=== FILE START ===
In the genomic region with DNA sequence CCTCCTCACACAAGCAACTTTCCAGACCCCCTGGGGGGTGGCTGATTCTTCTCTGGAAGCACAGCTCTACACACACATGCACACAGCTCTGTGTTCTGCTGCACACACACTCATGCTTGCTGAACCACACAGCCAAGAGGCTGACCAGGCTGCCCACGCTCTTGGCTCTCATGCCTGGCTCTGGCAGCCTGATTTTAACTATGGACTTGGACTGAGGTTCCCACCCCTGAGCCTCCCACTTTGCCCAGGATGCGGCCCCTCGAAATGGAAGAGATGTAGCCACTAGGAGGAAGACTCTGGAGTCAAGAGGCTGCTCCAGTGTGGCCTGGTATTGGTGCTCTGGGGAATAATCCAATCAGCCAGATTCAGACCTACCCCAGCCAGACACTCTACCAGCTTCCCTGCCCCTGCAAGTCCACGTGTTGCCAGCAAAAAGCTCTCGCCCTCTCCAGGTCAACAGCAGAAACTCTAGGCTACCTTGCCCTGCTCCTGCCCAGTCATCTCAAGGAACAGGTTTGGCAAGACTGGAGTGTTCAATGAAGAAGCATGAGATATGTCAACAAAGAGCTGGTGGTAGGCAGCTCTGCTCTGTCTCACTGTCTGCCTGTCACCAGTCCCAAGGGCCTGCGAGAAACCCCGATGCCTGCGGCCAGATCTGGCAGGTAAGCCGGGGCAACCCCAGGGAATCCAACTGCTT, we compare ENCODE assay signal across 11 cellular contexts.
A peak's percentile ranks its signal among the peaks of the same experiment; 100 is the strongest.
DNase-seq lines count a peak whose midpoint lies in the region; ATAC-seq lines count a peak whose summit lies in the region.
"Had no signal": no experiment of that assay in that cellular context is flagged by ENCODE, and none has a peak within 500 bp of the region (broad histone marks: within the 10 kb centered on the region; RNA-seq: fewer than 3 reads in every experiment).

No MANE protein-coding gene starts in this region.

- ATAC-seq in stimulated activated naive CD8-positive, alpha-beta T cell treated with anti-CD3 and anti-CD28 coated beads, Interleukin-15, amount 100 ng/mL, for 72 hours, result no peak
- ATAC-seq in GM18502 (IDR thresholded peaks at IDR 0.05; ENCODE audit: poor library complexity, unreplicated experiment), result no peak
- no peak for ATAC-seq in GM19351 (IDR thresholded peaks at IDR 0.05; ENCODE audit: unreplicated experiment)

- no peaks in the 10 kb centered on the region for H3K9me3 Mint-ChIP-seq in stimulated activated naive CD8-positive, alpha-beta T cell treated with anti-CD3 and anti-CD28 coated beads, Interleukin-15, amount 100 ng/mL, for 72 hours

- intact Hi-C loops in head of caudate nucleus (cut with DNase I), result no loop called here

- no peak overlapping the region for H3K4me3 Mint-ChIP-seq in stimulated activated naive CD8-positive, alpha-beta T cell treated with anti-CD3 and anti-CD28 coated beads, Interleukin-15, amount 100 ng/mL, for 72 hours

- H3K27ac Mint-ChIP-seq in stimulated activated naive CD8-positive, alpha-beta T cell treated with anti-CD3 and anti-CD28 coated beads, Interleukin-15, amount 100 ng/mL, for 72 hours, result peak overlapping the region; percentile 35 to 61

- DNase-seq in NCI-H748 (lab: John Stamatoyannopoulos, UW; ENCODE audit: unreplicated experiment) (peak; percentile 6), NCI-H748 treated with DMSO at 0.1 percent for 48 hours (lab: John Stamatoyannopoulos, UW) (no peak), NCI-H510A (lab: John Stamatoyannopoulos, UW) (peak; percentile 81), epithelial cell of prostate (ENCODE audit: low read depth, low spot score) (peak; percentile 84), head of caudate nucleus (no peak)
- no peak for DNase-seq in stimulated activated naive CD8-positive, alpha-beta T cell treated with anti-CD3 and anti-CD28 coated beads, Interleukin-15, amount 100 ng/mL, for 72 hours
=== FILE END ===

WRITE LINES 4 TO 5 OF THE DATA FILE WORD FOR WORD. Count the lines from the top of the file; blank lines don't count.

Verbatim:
"Had no signal": no experiment of that assay in that cellular context is flagged by ENCODE, and none has a peak within 500 bp of the region (broad histone marks: within the 10 kb centered on the region; RNA-seq: fewer than 3 reads in every experiment).

No MANE protein-coding gene starts in this region.